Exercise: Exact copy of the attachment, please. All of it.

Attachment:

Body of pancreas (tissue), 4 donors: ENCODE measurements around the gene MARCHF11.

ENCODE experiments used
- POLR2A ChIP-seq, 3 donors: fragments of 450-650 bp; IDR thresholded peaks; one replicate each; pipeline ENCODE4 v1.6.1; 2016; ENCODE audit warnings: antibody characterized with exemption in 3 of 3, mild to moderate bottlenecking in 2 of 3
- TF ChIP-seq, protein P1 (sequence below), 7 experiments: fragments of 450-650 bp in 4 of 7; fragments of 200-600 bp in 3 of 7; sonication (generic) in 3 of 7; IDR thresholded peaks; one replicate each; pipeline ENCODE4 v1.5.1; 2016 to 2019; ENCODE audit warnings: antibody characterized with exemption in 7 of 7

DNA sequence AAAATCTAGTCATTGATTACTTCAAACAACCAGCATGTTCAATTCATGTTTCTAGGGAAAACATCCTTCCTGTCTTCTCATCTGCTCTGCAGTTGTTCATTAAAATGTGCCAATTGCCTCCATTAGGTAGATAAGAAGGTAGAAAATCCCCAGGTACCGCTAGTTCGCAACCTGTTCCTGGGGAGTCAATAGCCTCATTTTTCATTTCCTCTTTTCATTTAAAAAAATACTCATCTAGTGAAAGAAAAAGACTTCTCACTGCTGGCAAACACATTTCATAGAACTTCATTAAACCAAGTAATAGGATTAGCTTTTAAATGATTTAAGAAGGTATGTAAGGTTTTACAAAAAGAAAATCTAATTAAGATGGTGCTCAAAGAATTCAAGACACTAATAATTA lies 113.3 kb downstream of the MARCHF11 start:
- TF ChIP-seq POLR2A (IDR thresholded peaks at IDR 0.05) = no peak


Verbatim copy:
Body of pancreas (tissue), 4 donors: ENCODE measurements around the gene MARCHF11.

ENCODE experiments used
- POLR2A ChIP-seq, 3 donors: fragments of 450-650 bp; IDR thresholded peaks; one replicate each; pipeline ENCODE4 v1.6.1; 2016; ENCODE audit warnings: antibody characterized with exemption in 3 of 3, mild to moderate bottlenecking in 2 of 3
- TF ChIP-seq, protein P1 (sequence below), 7 experiments: fragments of 450-650 bp in 4 of 7; fragments of 200-600 bp in 3 of 7; sonication (generic) in 3 of 7; IDR thresholded peaks; one replicate each; pipeline ENCODE4 v1.5.1; 2016 to 2019; ENCODE audit warnings: antibody characterized with exemption in 7 of 7

DNA sequence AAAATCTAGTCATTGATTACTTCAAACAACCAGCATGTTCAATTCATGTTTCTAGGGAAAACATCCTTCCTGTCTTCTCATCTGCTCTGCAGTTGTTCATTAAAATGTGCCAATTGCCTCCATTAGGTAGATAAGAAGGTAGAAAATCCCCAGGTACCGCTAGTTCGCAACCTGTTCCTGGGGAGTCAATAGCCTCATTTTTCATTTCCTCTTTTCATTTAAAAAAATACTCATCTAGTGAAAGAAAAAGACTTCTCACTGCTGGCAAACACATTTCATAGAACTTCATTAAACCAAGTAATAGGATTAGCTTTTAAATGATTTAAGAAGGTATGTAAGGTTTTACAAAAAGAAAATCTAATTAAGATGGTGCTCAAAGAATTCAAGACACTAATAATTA lies 113.3 kb downstream of the MARCHF11 start:
- TF ChIP-seq POLR2A (IDR thresholded peaks at IDR 0.05) = no peak